would wager a guess that there are millions of people around the world reciting
similar pledges. They may even recite
these pledges in the same order – giving allegiance first to their nation (e.g.
USA, India, China, Israel, Russia, Canada, etc.), then to their religion (e.g.
Christianity, Judaism, Islam, Hindu, Wicca, Atheism, etc.), and finally to
their holy writings (e.g. Bible, Koran, Tripitaka, Vedas, etc.). I would
further guess that most of these people, Jesus followers include, don’t even
think twice about the pledges they are reciting. After all, it is normal to
love the nation you live in, the religion you follow, and the holy writings you
if I may vocalize a nagging question in the back of my head, should a follower
of Jesus pledge their loyalty and allegiance to a nation, religion, or holy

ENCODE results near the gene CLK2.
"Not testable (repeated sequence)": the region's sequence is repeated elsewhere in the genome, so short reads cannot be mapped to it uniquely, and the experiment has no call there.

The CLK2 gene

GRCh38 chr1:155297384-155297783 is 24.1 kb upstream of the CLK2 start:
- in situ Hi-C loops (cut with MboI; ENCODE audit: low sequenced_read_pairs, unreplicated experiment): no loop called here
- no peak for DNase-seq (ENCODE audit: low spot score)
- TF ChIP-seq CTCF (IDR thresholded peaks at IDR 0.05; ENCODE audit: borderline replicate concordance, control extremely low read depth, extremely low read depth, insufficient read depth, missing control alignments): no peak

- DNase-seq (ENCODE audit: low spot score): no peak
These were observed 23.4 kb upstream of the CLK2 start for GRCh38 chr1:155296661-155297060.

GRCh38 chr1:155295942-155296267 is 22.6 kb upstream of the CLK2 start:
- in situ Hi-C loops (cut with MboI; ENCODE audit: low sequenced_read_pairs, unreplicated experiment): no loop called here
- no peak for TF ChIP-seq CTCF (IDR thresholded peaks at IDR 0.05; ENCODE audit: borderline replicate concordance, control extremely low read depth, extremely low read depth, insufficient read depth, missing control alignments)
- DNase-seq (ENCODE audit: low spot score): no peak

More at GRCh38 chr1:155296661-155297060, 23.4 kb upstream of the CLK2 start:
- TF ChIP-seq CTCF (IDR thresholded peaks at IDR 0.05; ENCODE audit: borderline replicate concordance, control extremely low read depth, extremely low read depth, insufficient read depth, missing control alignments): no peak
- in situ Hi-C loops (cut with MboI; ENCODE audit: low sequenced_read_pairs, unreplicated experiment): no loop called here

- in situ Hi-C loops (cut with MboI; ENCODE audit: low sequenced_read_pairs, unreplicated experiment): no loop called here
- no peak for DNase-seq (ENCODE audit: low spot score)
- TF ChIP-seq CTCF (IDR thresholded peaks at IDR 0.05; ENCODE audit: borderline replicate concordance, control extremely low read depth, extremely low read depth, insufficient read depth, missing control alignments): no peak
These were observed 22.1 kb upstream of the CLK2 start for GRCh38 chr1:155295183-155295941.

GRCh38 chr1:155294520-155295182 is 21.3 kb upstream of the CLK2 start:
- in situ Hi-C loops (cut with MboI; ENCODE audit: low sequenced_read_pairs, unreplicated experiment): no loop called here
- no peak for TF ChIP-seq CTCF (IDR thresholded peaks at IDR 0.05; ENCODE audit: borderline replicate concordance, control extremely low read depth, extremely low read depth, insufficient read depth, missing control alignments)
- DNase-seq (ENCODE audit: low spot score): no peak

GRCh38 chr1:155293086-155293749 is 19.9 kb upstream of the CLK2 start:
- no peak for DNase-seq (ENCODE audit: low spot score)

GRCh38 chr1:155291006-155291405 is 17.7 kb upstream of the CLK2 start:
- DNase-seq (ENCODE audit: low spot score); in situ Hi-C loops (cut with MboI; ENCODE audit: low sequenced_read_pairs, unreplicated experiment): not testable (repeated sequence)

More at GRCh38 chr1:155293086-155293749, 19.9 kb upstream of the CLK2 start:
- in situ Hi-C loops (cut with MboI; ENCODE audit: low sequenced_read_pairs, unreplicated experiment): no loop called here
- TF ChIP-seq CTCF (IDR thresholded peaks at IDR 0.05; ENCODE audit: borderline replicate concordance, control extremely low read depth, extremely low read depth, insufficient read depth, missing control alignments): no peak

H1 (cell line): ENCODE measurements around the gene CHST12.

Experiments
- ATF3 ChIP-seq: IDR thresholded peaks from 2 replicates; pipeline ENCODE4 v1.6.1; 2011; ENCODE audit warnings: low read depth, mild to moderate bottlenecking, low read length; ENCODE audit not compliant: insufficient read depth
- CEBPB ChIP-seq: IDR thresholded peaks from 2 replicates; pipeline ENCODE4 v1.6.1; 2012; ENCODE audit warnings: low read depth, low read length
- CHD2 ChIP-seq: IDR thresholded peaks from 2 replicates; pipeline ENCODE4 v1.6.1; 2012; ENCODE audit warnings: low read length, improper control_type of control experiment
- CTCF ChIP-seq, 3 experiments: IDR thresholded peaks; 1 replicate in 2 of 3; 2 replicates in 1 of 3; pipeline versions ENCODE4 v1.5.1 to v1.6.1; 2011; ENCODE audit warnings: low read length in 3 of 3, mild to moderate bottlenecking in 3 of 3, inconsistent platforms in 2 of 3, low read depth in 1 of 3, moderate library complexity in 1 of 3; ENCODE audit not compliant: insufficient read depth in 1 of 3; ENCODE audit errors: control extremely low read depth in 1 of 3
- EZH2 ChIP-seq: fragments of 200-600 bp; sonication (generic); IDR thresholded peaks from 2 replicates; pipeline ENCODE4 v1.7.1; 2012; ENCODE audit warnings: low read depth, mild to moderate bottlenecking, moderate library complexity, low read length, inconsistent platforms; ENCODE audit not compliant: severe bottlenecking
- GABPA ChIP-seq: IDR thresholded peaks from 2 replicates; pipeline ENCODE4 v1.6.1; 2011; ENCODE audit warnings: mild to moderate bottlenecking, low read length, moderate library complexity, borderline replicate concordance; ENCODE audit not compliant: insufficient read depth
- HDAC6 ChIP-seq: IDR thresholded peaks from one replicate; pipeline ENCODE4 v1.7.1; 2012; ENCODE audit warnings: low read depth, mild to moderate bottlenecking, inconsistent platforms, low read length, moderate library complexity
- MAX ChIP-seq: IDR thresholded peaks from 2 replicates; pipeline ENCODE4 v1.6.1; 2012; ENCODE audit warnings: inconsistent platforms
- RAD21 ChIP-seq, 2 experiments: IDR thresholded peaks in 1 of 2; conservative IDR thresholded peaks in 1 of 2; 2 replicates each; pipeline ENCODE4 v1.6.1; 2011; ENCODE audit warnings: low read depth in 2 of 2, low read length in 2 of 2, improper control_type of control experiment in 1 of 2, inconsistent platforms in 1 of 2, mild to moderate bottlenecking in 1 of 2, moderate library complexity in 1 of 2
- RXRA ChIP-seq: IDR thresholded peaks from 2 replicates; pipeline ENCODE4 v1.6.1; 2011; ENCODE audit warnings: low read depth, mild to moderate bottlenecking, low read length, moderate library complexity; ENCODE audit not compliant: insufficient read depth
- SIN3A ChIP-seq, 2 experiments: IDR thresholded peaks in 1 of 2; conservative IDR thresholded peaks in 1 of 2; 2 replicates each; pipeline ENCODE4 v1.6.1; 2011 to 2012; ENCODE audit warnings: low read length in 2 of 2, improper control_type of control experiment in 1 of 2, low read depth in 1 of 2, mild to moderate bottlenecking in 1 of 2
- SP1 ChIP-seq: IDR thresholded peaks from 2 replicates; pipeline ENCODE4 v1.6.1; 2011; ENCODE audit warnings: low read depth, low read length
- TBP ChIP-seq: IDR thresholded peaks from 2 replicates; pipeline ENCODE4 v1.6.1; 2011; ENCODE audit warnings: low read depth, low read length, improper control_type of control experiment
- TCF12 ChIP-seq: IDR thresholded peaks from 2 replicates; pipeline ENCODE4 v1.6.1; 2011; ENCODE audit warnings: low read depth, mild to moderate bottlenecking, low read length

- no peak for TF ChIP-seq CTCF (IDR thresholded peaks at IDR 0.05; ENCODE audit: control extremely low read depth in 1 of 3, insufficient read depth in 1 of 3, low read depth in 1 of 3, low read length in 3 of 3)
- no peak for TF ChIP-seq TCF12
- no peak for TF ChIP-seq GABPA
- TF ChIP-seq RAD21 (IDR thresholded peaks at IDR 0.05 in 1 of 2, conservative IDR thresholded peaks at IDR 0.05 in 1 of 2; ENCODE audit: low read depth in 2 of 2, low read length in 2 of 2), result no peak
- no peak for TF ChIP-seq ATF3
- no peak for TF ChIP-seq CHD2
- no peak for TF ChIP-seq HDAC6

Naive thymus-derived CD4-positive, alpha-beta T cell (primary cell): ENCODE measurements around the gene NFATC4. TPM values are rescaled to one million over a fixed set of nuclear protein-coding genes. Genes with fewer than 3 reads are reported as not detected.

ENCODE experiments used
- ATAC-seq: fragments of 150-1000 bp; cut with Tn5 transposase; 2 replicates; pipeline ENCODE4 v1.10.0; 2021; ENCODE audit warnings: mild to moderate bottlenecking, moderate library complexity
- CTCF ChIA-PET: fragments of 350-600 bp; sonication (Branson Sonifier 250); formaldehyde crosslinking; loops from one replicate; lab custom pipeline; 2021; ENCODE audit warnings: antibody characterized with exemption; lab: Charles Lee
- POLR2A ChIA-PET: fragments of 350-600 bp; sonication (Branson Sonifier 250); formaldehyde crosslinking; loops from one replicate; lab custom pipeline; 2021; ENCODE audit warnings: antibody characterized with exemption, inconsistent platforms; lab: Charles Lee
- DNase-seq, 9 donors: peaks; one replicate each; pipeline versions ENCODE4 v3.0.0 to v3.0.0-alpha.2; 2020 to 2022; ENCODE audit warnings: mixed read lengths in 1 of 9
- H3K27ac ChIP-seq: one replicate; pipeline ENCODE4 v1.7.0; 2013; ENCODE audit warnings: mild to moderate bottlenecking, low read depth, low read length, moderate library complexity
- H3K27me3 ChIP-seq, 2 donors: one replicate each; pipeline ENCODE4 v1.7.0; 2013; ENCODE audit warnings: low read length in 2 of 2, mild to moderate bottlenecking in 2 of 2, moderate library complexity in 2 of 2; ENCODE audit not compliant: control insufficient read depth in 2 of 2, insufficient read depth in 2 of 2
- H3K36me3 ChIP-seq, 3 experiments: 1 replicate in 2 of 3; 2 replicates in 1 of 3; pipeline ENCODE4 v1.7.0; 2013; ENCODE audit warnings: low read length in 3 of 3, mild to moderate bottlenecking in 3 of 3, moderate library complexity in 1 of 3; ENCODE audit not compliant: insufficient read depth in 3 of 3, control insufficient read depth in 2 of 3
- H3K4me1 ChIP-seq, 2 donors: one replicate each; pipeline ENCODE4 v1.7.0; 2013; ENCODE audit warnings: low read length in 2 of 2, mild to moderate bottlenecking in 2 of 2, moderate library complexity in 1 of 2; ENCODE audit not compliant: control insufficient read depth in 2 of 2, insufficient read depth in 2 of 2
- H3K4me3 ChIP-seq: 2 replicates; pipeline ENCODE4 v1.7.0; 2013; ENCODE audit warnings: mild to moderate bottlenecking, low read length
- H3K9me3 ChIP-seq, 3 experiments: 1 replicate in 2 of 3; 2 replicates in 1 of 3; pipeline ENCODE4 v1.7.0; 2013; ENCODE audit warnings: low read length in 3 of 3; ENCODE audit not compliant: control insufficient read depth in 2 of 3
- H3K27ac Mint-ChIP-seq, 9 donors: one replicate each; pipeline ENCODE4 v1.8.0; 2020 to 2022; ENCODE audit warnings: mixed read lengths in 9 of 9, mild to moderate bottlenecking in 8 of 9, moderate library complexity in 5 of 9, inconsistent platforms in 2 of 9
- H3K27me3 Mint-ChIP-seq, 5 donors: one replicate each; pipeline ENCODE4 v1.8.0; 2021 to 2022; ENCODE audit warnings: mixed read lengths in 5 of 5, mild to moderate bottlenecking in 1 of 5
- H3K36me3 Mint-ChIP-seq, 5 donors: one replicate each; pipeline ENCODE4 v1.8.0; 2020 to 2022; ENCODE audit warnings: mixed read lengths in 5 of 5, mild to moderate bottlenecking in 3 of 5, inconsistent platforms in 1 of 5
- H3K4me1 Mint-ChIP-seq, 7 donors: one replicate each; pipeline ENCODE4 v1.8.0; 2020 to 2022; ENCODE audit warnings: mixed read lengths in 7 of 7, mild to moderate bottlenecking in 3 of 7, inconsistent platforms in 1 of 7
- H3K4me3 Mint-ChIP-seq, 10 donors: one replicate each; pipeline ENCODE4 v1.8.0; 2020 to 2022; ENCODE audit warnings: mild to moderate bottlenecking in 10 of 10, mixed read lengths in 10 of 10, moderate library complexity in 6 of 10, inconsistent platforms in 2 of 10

book? And if so, should we be concerned about the order in which we pledge our
allegiance? Say, instead of pledging our loyalty to our nation first, maybe we
should pledge our allegiance to our religion, our holy writings, and then to
our nation…. or should we just stop saying the pledges all together?
followers throughout history have come to different conclusions concerning
those questions. They are not easy questions to answer as they have wide
ranging implications for how we live our lives and how we interact with the
world around us. For my part, I go back and forth between saying all three
pledges, saying some of them, and not saying them at all. My country, religion,
and holy writings have all impacted my life to a degree that words cannot fully
express. Yet despite of my love for all three, there’s a war deep inside of me
for I know how my love for my nation, religion, and holy writings can, and
does, compete for my love for Jesus. And
that concerns me.
I was first introduced to Jesus by my parents who met him
from their parents who likewise met the King through the influence of their